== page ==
HC Deb 19 March 1968 vol 761 c288

First, I propose to alter the law relating to the period before a death during which gifts are liable to Estate Duty. The full period is, and has for many years been, five years. In 1960, when the Government of the day introduced proposals for tapering the liability in the third, fourth and fifth years, the Opposition welcomed the principle of tapering, but argued strongly for tapering outward from the five-year limit, not inwards. The force of the views then expressed seems to me to have lost nothing with the passage of time. I therefore propose to retain the principle of tapering, but to extend the full period by two years, from five to seven years. Gifts made within four years of a death will be liable to duty in full; the liability will be progressively tapered, on the present scale, in respect of gifts made during the fifth, sixth and seventh years before a death.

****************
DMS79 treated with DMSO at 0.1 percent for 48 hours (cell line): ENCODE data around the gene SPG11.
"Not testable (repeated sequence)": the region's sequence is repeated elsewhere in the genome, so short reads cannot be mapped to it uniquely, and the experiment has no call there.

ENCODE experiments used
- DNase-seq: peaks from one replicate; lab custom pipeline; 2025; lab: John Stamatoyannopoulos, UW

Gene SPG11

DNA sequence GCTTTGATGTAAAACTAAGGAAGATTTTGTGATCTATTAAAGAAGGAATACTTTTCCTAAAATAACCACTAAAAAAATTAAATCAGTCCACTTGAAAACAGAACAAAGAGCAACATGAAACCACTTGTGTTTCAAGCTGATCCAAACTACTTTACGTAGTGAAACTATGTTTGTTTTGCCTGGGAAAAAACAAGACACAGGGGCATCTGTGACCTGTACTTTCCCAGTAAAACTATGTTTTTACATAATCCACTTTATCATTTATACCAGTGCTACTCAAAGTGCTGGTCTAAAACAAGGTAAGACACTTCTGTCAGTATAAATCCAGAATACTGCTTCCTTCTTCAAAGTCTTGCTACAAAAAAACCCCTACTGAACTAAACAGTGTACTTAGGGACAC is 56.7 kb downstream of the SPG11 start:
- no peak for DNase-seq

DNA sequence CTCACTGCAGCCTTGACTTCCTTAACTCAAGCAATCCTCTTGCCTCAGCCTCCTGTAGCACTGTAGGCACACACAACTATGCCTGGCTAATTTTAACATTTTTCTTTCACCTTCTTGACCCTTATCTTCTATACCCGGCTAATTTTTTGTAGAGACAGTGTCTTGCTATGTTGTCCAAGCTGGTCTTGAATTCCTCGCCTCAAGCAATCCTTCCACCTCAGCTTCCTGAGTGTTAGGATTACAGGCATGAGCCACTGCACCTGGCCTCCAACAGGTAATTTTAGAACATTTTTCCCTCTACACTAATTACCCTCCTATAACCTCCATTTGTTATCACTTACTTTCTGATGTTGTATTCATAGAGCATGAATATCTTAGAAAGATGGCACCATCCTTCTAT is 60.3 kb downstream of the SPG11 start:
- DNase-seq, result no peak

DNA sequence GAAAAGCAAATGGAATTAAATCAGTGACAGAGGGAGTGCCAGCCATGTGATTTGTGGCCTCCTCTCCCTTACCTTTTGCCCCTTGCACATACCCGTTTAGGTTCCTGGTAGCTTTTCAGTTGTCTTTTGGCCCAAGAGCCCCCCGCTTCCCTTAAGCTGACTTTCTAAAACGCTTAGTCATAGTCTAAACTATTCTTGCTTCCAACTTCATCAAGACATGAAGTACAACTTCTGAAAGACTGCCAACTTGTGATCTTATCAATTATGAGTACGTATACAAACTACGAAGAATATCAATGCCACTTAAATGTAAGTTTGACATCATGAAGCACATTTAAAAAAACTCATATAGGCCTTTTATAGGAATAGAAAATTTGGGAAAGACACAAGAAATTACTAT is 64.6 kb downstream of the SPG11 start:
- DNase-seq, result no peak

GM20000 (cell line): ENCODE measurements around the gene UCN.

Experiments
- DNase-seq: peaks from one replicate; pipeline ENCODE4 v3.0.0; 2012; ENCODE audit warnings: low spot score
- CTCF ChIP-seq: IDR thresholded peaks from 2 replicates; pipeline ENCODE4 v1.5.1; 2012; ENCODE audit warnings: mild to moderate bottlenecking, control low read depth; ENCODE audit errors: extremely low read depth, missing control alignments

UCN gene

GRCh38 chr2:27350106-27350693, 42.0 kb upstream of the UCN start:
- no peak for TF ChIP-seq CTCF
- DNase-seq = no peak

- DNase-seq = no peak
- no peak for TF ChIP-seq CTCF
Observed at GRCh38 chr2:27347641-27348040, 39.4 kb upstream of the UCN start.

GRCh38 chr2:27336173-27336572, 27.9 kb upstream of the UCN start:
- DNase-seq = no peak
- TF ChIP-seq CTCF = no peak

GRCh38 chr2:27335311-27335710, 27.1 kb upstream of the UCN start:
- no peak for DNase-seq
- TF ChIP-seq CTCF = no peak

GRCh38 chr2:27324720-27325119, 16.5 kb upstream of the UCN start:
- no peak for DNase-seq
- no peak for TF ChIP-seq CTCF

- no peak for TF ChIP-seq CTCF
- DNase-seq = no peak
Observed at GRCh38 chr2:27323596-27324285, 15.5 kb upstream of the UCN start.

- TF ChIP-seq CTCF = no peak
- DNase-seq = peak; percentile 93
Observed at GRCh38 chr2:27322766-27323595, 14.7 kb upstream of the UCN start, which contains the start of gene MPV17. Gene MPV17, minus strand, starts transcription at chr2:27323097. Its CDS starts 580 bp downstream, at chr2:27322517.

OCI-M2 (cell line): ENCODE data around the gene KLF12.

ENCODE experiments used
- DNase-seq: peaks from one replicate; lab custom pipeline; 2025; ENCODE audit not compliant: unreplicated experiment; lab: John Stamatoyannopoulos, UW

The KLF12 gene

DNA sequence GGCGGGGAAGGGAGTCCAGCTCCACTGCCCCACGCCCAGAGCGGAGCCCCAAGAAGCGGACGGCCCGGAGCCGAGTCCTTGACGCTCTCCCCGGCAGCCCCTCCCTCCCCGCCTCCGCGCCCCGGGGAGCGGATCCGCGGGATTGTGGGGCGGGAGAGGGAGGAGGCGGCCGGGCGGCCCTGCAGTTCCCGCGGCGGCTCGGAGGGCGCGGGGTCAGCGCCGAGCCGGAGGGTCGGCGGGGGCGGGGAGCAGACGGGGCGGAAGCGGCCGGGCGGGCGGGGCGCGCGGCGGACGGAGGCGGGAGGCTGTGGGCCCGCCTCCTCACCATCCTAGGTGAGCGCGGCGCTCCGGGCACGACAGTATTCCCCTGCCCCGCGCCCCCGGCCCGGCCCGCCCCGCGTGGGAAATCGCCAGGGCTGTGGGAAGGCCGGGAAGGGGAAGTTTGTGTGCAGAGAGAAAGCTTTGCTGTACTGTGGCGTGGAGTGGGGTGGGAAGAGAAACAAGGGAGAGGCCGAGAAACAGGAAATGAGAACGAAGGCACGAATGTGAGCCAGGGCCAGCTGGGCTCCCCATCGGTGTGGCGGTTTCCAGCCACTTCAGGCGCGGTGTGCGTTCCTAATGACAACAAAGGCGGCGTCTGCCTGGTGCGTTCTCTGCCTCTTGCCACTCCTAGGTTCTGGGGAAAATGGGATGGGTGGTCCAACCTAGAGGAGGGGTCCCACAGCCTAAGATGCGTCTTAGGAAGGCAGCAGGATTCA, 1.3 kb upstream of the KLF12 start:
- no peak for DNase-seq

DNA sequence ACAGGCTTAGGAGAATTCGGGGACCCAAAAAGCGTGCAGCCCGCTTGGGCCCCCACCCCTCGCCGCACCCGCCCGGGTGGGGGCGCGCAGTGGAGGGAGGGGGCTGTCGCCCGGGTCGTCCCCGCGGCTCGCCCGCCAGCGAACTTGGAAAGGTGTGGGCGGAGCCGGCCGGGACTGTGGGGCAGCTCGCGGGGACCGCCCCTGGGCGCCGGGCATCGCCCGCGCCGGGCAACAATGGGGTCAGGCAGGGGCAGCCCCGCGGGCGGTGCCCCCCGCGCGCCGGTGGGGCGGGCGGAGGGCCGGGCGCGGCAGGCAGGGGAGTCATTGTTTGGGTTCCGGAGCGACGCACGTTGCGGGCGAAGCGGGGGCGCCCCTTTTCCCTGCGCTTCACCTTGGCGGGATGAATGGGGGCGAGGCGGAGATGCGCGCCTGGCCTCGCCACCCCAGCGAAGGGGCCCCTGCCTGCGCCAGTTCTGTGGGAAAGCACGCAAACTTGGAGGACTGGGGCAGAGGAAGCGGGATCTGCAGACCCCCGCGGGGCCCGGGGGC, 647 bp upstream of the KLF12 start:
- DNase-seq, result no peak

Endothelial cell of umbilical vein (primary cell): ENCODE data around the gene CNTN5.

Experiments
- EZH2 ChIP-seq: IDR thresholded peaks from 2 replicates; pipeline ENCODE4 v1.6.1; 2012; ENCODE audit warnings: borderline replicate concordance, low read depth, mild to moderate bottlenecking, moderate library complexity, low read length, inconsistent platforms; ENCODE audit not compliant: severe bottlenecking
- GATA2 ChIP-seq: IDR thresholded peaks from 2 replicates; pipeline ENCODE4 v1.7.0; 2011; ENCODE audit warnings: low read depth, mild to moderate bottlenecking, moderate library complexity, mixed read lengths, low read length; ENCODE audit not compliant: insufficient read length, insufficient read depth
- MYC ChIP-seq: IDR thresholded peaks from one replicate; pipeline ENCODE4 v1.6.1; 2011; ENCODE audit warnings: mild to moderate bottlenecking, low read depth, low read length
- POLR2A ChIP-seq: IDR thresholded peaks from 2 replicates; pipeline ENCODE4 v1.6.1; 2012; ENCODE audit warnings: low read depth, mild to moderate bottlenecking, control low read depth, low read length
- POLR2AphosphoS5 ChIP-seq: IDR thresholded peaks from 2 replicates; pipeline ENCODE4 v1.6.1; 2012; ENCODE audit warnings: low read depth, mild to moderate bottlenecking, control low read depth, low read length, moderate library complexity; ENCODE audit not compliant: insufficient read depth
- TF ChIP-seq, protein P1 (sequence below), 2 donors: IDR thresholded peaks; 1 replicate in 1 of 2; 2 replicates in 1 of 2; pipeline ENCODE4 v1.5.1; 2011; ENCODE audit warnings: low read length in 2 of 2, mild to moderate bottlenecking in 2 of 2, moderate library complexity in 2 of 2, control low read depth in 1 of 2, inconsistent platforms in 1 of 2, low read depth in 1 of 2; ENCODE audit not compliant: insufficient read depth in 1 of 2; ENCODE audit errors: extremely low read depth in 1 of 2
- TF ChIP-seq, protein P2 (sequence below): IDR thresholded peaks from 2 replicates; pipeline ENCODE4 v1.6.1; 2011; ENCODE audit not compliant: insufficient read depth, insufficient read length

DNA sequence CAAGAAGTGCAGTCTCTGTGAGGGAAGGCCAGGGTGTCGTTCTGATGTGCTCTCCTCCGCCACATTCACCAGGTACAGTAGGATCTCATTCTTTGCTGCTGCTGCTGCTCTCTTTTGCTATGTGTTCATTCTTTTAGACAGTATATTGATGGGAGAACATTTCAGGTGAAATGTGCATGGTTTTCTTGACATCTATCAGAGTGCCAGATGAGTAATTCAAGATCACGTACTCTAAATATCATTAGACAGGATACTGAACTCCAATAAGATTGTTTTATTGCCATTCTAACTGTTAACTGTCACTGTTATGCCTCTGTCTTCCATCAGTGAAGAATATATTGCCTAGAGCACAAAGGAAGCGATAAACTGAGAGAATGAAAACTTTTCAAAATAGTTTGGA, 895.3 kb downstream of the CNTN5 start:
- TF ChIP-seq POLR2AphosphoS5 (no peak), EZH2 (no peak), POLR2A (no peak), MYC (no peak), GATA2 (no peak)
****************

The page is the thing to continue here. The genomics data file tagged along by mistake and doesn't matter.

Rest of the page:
Second, I propose to put an end to the device, which has been widely exploited, of making gifts of insurance policies in such a form that they rank as a separate estate for Estate Duty purposes. I propose that, in future, these policies, and other property charged as gifts, shall be aggregated with the rest of the deceased's estate for the purposes of determining the rate of duty.

Third, I propose to close a loophole concerned with discretionary trusts which has been opened by a recent decision of the Courts.

These changes will take effect in the case of deaths occurring after today, but the new seven-year rule for gifts will not apply to gifts made more than five years before today. It is estimated that together they will bring in £5½ million in 1968–69 and £11 million for a full year.